Anti-racism educator and writer Tim Wise spoke at SRU on Tuesday as a guest speaker sponsored by the Diversity, Equity and Inclusion Leadership Team, discussing topics such as youth and student activism, racism/racial justice and US history” and white privilege in the US.
While each of these topics were engaging and had their own level of importance, his stance on student activism stands out for numerous reasons, especially since students at Slippery Rock are known for expressing their voice through protest.
Although these protests on campus have not all been race related, it doesn’t mean that students haven’t been effective in getting their voices heard. Last semester, hundreds of SRU students came together to voice their displeasure with the Pennsylvania State System of Higher Education (PASSHE) in support of their professors during the faculty union strike in October. When the strike finally came to an end on its third day, both PASSHE and APSCUF credited students’ passion and support for their faculty as a reason why both parties worked hard to come to an agreement as quickly as they did.
Beyond the student support for APSCUF, students on campus have also rallied in support of the Black Lives Matter movement. During Black History Month, several students gathered in the Smith Student Center theater for a panel discussion regarding different stereotypes placed upon black men and women for the “cool pose” and the “angry black woman.”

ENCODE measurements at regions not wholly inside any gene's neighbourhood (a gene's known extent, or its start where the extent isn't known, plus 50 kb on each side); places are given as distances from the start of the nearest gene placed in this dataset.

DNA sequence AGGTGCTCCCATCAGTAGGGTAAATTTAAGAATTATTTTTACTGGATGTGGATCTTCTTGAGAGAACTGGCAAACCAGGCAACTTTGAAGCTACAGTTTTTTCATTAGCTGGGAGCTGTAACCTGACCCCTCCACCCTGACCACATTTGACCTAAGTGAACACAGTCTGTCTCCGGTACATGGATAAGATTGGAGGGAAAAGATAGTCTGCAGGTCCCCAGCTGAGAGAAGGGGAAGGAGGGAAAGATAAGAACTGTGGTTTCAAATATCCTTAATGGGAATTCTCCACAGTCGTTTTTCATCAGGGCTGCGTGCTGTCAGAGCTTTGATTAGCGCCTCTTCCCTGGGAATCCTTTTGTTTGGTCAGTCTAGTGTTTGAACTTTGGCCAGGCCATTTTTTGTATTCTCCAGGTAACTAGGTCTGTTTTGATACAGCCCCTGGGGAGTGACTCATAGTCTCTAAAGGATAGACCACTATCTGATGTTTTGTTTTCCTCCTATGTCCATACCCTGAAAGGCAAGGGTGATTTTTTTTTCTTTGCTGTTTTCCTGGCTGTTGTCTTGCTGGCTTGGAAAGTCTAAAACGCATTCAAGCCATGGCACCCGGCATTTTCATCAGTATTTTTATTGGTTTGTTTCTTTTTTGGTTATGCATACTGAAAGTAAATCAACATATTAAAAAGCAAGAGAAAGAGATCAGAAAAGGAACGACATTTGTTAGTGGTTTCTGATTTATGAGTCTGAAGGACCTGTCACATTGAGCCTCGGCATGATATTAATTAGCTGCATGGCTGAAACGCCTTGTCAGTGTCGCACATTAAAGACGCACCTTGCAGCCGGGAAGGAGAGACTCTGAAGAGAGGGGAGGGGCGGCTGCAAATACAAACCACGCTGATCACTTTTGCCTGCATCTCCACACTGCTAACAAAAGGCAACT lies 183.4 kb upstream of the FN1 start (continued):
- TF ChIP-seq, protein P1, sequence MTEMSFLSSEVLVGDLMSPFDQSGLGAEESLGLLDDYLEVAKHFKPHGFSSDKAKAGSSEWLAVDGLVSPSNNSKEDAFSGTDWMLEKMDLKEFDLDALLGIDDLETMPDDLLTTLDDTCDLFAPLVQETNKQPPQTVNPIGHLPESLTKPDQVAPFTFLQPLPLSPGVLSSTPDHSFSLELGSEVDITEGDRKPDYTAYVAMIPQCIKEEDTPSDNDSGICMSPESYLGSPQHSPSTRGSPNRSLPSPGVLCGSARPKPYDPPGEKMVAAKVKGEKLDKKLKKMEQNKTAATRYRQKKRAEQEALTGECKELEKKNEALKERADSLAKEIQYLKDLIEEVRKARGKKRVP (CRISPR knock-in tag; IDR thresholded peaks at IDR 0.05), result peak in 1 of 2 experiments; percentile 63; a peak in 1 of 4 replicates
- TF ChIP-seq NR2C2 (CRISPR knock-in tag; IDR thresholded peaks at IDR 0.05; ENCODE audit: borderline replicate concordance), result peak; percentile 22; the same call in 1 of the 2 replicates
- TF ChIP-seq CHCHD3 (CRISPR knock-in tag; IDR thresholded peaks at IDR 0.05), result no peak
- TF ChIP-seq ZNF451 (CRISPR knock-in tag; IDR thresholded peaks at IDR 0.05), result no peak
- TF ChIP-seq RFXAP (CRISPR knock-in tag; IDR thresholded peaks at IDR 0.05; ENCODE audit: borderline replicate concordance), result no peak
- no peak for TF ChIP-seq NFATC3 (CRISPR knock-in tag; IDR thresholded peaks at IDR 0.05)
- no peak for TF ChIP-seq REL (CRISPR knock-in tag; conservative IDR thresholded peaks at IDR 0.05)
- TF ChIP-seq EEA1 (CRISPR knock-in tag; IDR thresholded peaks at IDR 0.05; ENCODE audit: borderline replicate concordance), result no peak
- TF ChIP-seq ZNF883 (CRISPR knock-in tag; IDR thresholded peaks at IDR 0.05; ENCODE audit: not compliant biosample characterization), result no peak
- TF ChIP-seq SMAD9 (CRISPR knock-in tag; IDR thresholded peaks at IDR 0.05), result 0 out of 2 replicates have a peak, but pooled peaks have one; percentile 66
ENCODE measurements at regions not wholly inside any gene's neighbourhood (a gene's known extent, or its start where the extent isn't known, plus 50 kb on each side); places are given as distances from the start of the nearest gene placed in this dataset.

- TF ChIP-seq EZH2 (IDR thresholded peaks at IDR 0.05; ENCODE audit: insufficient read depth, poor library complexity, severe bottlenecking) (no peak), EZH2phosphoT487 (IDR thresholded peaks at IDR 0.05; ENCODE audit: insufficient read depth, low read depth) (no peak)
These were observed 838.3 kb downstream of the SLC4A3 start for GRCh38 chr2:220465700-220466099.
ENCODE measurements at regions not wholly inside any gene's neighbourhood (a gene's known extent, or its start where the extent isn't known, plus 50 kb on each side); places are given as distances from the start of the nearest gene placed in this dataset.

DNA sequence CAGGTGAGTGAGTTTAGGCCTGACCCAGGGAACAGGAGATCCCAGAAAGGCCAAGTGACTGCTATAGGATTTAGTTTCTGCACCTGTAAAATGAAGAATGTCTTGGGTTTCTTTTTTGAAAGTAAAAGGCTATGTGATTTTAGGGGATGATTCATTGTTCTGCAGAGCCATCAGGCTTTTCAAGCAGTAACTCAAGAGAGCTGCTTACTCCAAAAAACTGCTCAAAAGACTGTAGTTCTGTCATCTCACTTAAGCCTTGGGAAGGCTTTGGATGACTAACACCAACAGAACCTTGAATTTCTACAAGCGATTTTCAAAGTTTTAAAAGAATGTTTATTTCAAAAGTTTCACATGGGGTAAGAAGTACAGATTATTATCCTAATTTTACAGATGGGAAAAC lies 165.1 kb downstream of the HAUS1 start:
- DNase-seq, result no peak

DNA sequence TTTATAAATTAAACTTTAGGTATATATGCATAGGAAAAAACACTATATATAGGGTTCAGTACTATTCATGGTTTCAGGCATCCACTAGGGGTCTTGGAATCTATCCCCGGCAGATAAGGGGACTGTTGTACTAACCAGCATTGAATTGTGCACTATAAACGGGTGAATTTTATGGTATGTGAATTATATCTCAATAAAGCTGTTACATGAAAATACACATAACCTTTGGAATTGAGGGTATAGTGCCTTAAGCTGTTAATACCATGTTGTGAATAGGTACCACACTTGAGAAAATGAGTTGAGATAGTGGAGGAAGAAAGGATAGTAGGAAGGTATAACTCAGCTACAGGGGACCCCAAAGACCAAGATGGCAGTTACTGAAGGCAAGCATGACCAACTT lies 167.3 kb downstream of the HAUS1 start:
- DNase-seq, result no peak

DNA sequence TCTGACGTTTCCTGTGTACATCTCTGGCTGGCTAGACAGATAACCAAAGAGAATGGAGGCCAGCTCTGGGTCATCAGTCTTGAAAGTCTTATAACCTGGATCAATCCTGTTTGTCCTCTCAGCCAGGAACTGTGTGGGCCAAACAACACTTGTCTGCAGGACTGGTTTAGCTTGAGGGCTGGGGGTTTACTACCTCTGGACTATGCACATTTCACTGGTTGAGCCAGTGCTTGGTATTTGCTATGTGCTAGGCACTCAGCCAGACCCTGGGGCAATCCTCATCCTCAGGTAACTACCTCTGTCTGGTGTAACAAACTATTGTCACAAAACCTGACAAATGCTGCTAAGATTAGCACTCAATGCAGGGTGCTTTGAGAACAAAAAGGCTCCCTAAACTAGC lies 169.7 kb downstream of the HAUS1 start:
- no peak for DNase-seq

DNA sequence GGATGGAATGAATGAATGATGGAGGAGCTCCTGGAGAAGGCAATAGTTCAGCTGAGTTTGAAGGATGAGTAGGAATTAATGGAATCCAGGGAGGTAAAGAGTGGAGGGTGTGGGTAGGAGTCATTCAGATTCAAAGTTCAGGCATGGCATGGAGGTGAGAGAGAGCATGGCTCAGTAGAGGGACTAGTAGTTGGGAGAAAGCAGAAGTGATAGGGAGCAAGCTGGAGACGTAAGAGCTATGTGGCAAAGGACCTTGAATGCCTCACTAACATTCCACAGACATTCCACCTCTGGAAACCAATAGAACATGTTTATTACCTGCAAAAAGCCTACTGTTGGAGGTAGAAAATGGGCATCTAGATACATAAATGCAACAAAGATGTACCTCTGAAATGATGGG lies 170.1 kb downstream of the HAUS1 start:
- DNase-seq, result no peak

The stereotype of the “cool pose” casts the image of black men having to act tough because of the standard set on by society regarding their race, while the “angry black woman” stereotype deals with black women being cast in a negative, angry light instead of being seen as strong people. This panel was sponsored by numerous organizations that promote inclusivity on campus and sparked campus discussion to rid each stereotype at SRU.
Also, last school year, students brought awareness to Black Livers Matter when students who promote diversity gathered in the student center to peacefully protest and bring awareness to systemic racism within the police force in areas across the country after black men were wrongfully killed in altercations with the police and caught on video. These students, from various backgrounds, spread throughout the student center by laying down, representing the men who lost their lives during these incidents.
While not all of these protests may have been widely recognized on campus, the fact that students are gathering to enforce their first amendment rights and express their opinions is fantastic. Students should have the right to educate their peers and stand up for their beliefs. Luckily for them, it’s easy to express their views because a state institution such as Slippery Rock is a public forum with multiple areas on campus to have their movements.